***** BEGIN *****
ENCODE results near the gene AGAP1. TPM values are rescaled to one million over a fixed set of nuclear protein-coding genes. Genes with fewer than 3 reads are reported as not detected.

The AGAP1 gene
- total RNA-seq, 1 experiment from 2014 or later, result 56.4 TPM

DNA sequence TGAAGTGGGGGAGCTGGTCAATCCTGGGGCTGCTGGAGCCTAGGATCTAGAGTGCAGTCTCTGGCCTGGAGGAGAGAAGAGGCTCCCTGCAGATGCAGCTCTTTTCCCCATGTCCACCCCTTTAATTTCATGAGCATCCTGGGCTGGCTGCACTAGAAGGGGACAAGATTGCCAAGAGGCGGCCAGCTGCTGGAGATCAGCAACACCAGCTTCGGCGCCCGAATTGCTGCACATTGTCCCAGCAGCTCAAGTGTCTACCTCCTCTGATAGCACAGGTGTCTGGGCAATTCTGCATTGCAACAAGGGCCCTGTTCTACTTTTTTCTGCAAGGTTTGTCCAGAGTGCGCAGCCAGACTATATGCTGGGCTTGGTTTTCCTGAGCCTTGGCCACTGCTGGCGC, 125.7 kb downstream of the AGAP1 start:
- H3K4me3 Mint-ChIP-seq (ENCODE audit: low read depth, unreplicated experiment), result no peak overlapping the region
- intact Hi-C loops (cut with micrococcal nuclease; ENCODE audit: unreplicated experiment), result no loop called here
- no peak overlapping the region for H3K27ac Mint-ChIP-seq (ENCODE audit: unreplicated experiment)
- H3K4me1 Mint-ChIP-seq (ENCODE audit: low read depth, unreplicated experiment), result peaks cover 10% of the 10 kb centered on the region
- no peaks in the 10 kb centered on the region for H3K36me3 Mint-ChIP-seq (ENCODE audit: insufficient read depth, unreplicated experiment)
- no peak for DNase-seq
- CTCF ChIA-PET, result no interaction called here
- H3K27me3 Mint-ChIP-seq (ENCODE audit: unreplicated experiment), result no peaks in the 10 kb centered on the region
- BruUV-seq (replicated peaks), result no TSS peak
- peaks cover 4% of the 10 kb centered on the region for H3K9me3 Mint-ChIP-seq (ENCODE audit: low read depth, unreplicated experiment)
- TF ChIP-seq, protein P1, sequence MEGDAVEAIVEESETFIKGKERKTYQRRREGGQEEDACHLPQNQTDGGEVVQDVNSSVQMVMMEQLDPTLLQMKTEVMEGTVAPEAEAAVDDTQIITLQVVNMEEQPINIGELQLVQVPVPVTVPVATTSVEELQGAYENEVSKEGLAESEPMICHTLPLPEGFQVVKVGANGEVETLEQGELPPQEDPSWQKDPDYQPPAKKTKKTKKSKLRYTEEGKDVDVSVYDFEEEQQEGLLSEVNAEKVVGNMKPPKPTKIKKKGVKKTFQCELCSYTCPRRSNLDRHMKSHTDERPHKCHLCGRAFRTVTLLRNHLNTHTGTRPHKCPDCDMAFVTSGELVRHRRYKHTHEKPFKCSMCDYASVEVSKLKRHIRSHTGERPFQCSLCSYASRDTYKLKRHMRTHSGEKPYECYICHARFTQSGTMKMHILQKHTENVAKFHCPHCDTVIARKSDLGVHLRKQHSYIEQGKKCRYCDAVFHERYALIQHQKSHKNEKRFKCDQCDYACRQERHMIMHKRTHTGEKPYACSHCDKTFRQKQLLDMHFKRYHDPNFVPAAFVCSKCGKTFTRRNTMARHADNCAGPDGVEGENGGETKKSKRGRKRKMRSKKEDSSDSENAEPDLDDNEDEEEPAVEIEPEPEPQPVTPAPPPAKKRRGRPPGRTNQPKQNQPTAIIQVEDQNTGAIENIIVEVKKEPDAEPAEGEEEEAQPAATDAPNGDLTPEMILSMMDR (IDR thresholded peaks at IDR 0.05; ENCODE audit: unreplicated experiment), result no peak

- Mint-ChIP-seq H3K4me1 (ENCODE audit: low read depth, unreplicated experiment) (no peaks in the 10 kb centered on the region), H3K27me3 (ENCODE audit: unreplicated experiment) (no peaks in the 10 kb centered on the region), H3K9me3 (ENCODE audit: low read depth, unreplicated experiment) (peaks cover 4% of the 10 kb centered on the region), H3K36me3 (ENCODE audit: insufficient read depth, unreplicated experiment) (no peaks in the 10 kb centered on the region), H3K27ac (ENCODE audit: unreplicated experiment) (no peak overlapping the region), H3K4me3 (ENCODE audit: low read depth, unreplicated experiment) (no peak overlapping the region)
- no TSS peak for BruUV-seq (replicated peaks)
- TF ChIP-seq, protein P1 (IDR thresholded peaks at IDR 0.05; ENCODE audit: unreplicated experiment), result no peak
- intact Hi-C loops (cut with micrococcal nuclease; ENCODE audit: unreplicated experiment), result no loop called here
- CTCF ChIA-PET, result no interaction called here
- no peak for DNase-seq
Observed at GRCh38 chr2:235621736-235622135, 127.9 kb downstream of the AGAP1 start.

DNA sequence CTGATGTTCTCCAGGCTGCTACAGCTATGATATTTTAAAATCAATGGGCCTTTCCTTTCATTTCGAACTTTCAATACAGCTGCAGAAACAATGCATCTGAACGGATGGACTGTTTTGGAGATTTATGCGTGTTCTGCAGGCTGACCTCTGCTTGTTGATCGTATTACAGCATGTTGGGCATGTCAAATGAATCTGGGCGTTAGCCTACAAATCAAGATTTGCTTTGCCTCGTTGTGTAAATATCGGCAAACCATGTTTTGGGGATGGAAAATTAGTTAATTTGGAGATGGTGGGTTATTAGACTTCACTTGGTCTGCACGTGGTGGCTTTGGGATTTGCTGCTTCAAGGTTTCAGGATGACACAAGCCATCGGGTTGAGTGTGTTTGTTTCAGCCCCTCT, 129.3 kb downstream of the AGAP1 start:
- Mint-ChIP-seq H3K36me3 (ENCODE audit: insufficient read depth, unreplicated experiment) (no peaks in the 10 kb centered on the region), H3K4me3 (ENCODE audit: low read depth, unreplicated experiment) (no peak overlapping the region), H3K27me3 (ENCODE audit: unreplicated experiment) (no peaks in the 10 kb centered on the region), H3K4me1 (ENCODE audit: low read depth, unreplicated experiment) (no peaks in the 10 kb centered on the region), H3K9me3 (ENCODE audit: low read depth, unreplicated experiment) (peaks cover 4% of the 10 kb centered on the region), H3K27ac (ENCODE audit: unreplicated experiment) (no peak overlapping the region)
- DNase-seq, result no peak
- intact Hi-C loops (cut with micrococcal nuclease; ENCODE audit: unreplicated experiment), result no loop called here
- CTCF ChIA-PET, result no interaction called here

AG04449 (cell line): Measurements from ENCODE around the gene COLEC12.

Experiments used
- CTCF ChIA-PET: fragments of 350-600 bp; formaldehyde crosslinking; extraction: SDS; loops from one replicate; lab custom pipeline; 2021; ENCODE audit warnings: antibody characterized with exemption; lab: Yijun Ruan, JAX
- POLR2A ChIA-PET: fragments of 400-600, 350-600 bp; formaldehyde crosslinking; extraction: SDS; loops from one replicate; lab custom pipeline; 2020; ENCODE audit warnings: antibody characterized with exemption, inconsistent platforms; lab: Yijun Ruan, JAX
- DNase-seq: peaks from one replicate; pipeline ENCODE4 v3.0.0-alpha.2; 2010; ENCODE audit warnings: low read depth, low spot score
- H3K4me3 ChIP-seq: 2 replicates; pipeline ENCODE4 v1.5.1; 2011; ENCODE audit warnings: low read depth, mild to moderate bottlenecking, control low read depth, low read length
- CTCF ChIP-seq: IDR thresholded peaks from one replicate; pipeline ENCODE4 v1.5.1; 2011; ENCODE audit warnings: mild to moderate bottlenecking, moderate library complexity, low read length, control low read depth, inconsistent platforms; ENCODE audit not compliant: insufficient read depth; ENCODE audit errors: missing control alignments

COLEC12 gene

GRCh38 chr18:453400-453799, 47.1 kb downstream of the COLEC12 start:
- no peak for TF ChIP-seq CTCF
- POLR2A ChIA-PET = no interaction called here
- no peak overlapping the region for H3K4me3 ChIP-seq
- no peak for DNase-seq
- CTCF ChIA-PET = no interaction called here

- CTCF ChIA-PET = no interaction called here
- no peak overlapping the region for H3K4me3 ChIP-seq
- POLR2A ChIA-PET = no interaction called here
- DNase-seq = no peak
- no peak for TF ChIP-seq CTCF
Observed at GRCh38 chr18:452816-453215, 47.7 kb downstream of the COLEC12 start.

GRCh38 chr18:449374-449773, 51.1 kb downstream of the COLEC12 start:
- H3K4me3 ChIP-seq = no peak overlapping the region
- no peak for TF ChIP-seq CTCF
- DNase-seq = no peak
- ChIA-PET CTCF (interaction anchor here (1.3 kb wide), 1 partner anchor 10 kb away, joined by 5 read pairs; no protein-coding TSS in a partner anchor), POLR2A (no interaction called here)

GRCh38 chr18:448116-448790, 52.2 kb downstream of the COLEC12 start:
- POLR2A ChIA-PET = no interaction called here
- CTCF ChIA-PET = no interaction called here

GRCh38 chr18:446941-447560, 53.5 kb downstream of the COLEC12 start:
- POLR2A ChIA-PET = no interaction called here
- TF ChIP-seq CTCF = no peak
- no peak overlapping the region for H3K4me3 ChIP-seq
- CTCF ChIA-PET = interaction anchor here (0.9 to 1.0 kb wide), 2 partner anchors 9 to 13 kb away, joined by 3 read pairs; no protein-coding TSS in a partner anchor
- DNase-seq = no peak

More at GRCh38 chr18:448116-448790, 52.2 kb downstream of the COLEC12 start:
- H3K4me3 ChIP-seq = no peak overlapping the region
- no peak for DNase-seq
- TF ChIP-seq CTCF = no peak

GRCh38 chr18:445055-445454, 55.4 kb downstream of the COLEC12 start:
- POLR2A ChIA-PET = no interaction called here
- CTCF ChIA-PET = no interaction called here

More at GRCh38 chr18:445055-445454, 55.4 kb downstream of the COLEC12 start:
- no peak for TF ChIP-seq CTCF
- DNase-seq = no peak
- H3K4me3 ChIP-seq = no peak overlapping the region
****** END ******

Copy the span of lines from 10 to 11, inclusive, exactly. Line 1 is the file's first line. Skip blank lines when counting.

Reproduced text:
- no peak for DNase-seq
- CTCF ChIA-PET, result no interaction called here